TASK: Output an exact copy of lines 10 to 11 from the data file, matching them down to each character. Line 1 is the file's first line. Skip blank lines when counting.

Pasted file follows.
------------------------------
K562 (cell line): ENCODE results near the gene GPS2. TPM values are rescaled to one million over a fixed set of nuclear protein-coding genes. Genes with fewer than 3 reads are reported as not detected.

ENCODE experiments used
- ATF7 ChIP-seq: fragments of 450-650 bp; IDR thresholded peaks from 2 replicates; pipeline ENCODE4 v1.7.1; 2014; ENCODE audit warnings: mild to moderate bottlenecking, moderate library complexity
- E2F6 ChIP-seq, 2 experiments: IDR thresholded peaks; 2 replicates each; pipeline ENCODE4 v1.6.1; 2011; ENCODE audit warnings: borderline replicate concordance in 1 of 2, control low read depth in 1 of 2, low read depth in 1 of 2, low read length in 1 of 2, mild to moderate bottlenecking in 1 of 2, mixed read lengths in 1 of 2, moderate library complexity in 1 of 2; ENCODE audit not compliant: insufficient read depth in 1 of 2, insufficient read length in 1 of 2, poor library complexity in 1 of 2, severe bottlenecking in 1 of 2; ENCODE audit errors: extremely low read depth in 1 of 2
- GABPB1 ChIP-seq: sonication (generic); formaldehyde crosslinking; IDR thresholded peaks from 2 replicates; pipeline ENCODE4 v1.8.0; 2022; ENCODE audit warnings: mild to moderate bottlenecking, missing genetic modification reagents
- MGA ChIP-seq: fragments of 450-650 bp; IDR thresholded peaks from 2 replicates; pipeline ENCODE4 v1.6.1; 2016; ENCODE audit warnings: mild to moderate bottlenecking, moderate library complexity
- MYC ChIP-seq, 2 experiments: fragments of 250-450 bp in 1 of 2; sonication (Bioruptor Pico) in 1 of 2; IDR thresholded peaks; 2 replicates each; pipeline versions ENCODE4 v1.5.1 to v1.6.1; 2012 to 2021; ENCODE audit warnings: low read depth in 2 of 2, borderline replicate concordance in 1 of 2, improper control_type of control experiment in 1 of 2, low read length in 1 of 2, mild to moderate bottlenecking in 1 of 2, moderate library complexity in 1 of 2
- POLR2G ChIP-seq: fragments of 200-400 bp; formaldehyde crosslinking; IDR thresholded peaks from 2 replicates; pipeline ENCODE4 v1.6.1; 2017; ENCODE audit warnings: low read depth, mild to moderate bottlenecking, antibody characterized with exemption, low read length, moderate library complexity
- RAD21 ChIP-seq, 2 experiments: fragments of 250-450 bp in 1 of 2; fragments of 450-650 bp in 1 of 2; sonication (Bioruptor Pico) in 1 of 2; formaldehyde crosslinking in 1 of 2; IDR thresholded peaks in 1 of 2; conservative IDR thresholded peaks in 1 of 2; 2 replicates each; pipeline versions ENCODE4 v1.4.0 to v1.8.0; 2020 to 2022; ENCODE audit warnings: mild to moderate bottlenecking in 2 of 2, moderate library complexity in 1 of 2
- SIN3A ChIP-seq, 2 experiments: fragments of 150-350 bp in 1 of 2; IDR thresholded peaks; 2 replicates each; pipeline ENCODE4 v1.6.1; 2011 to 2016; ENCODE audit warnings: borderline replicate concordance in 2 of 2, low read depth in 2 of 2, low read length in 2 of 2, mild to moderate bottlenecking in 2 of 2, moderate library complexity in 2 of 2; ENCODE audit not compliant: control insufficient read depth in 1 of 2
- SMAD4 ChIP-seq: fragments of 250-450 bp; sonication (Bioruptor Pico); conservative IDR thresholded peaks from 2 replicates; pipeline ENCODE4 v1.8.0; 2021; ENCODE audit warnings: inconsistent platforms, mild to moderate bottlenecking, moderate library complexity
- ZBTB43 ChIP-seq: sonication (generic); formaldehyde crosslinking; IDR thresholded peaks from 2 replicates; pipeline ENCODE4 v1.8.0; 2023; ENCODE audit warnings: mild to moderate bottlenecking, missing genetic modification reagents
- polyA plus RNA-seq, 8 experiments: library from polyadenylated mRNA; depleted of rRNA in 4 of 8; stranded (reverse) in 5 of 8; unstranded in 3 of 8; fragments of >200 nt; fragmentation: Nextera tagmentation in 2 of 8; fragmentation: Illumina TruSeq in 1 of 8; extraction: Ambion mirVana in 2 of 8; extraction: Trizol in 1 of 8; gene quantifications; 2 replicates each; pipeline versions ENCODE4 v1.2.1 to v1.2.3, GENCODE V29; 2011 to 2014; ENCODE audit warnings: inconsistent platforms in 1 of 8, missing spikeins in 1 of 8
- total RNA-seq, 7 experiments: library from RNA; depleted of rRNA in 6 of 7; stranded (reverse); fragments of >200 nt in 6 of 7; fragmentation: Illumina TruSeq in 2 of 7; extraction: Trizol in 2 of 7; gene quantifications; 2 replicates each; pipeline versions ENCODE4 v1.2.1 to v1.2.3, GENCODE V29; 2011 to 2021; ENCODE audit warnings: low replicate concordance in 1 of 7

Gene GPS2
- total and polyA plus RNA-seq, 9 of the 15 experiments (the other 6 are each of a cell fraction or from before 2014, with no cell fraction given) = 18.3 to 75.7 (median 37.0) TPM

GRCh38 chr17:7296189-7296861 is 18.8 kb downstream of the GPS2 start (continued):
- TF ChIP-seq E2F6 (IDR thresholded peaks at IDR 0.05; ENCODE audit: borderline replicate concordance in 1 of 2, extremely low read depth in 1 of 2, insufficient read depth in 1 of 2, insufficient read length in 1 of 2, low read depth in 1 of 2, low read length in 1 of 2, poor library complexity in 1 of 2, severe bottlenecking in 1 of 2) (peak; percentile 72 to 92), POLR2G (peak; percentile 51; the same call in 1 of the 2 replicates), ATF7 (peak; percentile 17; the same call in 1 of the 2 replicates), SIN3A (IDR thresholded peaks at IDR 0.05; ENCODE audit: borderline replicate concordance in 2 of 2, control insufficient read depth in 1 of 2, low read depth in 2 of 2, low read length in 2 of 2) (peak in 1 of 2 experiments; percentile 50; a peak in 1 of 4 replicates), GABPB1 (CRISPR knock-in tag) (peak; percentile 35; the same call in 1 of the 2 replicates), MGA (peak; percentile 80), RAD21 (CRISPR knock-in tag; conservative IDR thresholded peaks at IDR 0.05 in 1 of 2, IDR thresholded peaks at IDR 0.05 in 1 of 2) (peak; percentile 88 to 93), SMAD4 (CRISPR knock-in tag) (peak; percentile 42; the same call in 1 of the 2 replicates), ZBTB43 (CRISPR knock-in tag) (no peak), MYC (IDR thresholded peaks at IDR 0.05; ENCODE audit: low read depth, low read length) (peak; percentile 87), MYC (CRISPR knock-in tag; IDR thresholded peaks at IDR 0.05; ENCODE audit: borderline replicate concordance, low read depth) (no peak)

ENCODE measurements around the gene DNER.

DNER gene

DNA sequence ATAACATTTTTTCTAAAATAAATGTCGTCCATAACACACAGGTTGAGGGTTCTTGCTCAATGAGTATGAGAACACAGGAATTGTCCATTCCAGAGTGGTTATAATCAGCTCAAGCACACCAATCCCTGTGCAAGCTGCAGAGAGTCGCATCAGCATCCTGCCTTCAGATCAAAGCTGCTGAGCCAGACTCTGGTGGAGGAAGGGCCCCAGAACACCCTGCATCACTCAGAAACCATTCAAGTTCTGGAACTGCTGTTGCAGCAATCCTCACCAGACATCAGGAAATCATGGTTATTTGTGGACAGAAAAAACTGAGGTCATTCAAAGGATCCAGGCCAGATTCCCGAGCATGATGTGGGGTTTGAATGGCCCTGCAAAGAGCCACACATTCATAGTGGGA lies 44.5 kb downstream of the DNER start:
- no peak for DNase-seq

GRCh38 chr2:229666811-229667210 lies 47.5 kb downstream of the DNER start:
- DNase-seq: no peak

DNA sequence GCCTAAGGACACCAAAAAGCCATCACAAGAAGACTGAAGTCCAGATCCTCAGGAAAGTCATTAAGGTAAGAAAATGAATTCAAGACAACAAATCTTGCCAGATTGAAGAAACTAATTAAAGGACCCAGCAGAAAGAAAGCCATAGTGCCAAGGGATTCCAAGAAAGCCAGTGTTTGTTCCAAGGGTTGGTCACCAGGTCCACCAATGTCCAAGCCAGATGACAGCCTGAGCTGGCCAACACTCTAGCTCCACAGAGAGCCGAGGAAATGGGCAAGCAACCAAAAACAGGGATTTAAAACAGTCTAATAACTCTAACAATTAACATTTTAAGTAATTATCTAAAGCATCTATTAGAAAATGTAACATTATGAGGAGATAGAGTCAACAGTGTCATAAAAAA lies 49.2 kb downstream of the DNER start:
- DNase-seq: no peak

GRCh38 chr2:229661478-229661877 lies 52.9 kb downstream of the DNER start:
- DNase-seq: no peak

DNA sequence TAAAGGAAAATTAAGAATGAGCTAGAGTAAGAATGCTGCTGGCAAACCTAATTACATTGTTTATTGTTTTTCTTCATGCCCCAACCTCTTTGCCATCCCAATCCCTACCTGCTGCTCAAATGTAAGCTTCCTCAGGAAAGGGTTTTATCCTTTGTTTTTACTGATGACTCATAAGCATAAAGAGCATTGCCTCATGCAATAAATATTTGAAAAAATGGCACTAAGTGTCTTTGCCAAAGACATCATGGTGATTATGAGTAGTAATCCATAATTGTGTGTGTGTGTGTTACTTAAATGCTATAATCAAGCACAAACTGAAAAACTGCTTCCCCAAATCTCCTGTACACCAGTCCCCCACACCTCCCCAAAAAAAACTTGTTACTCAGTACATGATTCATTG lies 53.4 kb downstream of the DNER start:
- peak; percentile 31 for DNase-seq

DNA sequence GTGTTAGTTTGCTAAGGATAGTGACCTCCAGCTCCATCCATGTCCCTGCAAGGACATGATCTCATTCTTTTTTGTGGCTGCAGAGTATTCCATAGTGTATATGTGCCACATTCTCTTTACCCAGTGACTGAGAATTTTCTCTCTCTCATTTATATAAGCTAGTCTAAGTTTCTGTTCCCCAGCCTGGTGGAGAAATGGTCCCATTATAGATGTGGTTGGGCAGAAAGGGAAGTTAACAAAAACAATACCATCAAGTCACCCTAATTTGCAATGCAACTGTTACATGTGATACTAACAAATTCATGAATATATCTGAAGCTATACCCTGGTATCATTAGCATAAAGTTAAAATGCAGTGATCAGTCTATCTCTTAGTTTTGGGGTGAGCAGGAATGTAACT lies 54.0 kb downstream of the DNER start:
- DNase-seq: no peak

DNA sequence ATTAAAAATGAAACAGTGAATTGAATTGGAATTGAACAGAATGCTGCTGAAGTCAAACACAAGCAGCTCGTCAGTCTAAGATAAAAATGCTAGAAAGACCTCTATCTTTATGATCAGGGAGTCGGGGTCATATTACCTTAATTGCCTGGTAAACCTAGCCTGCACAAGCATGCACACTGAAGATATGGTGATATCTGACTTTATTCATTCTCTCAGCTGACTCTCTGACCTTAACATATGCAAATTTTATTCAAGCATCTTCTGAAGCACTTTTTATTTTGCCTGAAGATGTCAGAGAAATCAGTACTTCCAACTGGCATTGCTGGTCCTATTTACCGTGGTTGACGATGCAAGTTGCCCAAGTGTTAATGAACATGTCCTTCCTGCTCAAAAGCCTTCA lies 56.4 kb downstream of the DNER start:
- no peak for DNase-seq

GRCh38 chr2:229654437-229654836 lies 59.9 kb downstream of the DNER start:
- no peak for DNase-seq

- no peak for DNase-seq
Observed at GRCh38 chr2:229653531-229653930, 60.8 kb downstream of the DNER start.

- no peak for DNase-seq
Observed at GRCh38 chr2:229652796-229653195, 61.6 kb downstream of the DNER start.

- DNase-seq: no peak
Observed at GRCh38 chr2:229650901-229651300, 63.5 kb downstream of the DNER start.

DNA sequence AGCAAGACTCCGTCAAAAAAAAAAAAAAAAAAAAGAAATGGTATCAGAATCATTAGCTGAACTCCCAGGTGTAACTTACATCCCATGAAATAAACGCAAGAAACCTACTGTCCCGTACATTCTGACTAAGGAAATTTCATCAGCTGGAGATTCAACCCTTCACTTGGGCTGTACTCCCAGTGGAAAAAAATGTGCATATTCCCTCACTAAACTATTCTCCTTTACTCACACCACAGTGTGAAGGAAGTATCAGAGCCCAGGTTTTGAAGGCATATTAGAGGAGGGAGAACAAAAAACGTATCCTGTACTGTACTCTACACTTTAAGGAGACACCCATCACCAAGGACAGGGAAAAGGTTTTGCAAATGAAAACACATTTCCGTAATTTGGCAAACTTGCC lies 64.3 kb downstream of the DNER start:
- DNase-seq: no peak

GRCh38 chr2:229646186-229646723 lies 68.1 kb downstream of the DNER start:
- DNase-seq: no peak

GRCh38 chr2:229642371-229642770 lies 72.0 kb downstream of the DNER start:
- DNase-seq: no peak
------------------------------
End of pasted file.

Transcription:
- SIN3A ChIP-seq, 2 experiments: fragments of 150-350 bp in 1 of 2; IDR thresholded peaks; 2 replicates each; pipeline ENCODE4 v1.6.1; 2011 to 2016; ENCODE audit warnings: borderline replicate concordance in 2 of 2, low read depth in 2 of 2, low read length in 2 of 2, mild to moderate bottlenecking in 2 of 2, moderate library complexity in 2 of 2; ENCODE audit not compliant: control insufficient read depth in 1 of 2
- SMAD4 ChIP-seq: fragments of 250-450 bp; sonication (Bioruptor Pico); conservative IDR thresholded peaks from 2 replicates; pipeline ENCODE4 v1.8.0; 2021; ENCODE audit warnings: inconsistent platforms, mild to moderate bottlenecking, moderate library complexity